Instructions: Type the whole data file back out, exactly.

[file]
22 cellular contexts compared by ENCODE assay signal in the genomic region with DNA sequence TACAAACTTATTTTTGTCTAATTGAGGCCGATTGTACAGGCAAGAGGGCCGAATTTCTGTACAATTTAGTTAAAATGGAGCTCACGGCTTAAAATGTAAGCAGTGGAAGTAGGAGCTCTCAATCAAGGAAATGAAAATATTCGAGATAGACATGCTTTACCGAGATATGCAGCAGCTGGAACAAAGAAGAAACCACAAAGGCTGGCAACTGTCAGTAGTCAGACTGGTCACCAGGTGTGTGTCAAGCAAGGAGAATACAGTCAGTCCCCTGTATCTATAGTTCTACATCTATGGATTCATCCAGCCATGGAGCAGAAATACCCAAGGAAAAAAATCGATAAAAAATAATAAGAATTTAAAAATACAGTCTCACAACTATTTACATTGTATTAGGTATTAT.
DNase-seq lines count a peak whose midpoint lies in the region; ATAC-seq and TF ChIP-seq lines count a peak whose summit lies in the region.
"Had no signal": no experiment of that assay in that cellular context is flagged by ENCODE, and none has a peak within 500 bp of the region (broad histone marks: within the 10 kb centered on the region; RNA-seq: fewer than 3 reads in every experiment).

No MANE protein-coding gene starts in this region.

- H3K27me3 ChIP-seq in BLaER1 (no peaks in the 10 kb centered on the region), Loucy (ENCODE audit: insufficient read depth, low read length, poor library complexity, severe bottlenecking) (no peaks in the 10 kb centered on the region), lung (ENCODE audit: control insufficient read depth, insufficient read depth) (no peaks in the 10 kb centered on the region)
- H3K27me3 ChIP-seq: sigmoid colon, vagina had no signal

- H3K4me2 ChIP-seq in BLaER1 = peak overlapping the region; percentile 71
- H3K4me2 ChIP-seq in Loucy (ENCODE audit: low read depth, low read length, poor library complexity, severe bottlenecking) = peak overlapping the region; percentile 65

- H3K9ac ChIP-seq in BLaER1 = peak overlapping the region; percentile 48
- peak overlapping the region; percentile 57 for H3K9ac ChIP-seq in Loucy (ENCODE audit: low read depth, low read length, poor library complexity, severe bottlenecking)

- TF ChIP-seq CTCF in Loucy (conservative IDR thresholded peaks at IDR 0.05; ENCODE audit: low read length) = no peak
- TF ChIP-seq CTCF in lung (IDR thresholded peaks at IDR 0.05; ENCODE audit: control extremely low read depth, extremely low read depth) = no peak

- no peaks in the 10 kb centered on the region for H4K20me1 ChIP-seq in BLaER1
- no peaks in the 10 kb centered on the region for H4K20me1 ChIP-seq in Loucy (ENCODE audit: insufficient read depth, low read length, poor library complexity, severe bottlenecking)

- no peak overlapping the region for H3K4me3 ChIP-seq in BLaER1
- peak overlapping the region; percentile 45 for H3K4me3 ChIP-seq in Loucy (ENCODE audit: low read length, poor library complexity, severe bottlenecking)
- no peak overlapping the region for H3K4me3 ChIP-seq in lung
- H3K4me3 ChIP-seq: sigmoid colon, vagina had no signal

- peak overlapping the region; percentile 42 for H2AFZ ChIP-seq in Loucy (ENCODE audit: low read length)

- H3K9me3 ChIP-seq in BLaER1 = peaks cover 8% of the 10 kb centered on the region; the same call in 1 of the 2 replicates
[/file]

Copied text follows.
22 cellular contexts compared by ENCODE assay signal in the genomic region with DNA sequence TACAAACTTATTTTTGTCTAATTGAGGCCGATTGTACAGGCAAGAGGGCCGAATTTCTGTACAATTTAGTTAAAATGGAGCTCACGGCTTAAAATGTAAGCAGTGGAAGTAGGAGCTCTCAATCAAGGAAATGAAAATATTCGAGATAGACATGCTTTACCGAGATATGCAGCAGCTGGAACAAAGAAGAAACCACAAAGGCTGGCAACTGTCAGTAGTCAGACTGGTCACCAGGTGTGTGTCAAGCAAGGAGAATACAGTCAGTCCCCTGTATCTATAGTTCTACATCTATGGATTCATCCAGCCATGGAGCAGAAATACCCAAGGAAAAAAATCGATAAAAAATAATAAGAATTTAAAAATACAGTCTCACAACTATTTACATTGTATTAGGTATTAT.
DNase-seq lines count a peak whose midpoint lies in the region; ATAC-seq and TF ChIP-seq lines count a peak whose summit lies in the region.
"Had no signal": no experiment of that assay in that cellular context is flagged by ENCODE, and none has a peak within 500 bp of the region (broad histone marks: within the 10 kb centered on the region; RNA-seq: fewer than 3 reads in every experiment).

No MANE protein-coding gene starts in this region.

- H3K27me3 ChIP-seq in BLaER1 (no peaks in the 10 kb centered on the region), Loucy (ENCODE audit: insufficient read depth, low read length, poor library complexity, severe bottlenecking) (no peaks in the 10 kb centered on the region), lung (ENCODE audit: control insufficient read depth, insufficient read depth) (no peaks in the 10 kb centered on the region)
- H3K27me3 ChIP-seq: sigmoid colon, vagina had no signal

- H3K4me2 ChIP-seq in BLaER1 = peak overlapping the region; percentile 71
- H3K4me2 ChIP-seq in Loucy (ENCODE audit: low read depth, low read length, poor library complexity, severe bottlenecking) = peak overlapping the region; percentile 65

- H3K9ac ChIP-seq in BLaER1 = peak overlapping the region; percentile 48
- peak overlapping the region; percentile 57 for H3K9ac ChIP-seq in Loucy (ENCODE audit: low read depth, low read length, poor library complexity, severe bottlenecking)

- TF ChIP-seq CTCF in Loucy (conservative IDR thresholded peaks at IDR 0.05; ENCODE audit: low read length) = no peak
- TF ChIP-seq CTCF in lung (IDR thresholded peaks at IDR 0.05; ENCODE audit: control extremely low read depth, extremely low read depth) = no peak

- no peaks in the 10 kb centered on the region for H4K20me1 ChIP-seq in BLaER1
- no peaks in the 10 kb centered on the region for H4K20me1 ChIP-seq in Loucy (ENCODE audit: insufficient read depth, low read length, poor library complexity, severe bottlenecking)

- no peak overlapping the region for H3K4me3 ChIP-seq in BLaER1
- peak overlapping the region; percentile 45 for H3K4me3 ChIP-seq in Loucy (ENCODE audit: low read length, poor library complexity, severe bottlenecking)
- no peak overlapping the region for H3K4me3 ChIP-seq in lung
- H3K4me3 ChIP-seq: sigmoid colon, vagina had no signal

- peak overlapping the region; percentile 42 for H2AFZ ChIP-seq in Loucy (ENCODE audit: low read length)

- H3K9me3 ChIP-seq in BLaER1 = peaks cover 8% of the 10 kb centered on the region; the same call in 1 of the 2 replicates